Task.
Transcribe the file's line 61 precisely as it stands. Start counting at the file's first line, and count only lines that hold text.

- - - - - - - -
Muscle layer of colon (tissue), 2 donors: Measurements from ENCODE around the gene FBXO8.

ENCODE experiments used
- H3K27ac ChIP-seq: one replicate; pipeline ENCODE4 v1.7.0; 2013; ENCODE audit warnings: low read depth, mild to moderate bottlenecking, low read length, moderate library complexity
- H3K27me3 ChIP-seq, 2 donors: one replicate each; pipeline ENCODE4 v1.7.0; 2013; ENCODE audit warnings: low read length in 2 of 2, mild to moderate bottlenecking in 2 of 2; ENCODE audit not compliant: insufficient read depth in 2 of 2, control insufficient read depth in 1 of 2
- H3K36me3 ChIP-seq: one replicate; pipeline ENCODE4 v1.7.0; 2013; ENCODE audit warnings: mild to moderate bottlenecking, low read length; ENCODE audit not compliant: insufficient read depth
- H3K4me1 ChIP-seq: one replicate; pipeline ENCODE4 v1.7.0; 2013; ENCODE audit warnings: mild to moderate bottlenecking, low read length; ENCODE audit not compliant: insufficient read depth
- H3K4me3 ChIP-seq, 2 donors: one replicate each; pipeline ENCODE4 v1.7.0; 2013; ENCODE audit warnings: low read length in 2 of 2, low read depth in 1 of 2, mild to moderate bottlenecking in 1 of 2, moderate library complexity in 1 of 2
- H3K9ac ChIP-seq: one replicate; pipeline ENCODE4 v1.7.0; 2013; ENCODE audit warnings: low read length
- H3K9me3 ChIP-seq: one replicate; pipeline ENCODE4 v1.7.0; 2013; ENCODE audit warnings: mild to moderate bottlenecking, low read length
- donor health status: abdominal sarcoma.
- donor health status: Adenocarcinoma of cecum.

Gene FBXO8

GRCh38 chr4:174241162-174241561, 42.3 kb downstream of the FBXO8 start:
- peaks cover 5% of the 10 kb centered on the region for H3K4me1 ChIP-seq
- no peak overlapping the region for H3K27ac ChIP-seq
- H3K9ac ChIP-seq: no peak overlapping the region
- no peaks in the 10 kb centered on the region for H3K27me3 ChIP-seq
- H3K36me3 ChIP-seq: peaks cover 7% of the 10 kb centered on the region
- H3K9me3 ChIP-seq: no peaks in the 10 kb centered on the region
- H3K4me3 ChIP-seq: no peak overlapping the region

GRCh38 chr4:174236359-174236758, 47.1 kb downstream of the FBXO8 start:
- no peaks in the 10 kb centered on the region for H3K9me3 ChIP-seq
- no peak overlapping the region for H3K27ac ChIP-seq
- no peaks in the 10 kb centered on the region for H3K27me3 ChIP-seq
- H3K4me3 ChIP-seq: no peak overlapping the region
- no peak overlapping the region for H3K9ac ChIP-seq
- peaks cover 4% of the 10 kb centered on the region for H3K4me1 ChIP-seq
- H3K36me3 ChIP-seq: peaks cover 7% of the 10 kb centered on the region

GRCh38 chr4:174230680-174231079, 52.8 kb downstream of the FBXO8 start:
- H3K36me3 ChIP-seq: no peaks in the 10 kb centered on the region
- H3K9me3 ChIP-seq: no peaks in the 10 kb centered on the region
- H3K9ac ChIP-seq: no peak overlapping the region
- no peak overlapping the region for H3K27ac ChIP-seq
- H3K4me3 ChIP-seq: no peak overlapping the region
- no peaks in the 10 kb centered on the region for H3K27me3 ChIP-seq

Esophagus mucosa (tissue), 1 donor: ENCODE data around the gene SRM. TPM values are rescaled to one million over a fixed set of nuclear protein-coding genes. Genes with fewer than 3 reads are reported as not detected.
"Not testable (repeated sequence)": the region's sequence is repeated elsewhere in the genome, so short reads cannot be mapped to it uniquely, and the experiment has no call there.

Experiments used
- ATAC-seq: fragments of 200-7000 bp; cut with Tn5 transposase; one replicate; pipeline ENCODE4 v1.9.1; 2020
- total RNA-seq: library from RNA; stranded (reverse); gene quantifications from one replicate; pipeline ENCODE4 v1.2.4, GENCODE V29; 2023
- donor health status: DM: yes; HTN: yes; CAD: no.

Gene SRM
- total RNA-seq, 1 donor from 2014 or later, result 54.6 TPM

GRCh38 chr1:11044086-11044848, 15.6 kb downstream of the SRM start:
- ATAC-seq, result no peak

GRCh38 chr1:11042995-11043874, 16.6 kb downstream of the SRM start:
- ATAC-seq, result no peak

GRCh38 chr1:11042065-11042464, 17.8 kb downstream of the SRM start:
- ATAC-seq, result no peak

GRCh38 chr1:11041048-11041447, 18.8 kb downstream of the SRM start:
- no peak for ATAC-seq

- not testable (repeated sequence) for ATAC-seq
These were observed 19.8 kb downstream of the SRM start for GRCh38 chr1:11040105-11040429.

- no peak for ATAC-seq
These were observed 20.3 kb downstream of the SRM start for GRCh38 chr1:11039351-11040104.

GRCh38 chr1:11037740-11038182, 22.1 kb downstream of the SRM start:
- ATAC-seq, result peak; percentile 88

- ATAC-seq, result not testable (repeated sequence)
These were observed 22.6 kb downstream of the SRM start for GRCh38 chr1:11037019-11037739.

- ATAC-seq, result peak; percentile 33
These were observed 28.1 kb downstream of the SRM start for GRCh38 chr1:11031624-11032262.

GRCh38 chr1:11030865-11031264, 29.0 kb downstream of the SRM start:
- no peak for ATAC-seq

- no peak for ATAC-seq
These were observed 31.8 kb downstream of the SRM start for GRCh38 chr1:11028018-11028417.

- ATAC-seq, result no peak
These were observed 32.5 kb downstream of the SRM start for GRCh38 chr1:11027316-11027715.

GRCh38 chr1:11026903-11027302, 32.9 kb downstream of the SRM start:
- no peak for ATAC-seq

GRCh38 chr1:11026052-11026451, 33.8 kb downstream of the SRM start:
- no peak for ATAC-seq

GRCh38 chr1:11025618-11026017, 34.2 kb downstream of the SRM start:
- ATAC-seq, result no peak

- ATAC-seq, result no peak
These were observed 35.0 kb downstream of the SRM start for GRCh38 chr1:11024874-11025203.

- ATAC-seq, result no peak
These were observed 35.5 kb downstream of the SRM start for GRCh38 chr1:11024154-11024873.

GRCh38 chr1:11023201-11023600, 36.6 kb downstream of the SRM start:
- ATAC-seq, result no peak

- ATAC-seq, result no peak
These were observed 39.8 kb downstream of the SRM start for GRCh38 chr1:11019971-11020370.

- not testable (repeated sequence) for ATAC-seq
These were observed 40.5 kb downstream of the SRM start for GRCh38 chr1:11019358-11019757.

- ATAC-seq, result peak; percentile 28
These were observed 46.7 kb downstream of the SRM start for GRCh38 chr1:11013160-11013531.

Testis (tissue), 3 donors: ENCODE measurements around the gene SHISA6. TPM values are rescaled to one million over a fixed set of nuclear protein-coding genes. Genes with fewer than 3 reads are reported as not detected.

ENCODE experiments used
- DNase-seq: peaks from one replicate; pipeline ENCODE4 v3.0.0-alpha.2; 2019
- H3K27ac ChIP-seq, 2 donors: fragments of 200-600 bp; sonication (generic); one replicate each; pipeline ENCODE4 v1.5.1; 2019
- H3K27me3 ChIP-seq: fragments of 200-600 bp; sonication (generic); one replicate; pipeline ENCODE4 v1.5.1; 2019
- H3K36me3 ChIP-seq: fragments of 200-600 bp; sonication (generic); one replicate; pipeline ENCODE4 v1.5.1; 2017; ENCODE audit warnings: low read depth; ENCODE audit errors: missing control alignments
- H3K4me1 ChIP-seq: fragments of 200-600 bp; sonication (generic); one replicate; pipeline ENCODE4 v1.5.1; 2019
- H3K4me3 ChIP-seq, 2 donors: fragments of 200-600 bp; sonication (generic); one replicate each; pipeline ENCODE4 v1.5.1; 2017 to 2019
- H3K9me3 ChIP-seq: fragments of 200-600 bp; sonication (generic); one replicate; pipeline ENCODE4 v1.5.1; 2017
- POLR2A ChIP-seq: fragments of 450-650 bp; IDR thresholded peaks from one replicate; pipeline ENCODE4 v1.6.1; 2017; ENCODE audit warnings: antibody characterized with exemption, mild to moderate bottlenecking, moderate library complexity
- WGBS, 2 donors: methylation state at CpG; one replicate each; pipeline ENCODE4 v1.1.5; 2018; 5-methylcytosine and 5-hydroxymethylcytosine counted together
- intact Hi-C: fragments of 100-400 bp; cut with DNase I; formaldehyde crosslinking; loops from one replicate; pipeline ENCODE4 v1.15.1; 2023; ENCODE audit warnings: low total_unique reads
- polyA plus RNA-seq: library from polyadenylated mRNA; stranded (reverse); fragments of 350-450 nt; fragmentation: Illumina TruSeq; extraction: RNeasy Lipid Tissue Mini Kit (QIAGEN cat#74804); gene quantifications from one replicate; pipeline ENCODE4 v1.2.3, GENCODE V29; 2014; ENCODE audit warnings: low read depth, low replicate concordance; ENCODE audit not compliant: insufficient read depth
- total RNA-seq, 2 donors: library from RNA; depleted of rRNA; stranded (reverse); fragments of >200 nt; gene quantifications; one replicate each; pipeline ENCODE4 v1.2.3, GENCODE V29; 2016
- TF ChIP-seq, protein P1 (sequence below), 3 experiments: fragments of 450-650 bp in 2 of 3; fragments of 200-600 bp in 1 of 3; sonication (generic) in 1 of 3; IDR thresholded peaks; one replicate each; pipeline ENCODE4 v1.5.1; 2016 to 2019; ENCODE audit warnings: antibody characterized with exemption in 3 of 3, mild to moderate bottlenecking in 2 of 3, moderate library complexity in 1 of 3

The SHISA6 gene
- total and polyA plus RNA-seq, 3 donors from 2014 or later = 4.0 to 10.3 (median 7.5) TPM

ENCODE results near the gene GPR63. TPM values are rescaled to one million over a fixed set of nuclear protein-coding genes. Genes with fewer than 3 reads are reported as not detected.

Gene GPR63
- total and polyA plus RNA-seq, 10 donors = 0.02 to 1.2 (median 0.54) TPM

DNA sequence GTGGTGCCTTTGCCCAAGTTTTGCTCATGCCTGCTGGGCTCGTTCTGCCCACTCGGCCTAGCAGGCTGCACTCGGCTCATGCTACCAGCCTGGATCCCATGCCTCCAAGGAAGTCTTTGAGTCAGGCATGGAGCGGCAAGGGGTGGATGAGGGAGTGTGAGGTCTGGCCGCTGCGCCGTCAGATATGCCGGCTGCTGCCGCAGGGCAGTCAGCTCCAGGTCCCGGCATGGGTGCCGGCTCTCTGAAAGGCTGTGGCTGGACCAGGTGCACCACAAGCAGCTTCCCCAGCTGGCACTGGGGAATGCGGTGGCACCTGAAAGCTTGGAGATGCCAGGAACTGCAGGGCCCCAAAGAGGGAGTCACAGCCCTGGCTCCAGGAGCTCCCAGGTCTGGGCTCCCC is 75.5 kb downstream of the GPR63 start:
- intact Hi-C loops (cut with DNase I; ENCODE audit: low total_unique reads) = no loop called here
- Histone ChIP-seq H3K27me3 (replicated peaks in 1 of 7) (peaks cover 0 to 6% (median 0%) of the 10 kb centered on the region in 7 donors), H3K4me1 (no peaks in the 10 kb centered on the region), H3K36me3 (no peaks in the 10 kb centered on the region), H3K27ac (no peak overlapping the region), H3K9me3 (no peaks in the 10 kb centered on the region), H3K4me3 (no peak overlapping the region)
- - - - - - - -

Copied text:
These were observed 28.1 kb downstream of the SRM start for GRCh38 chr1:11031624-11032262.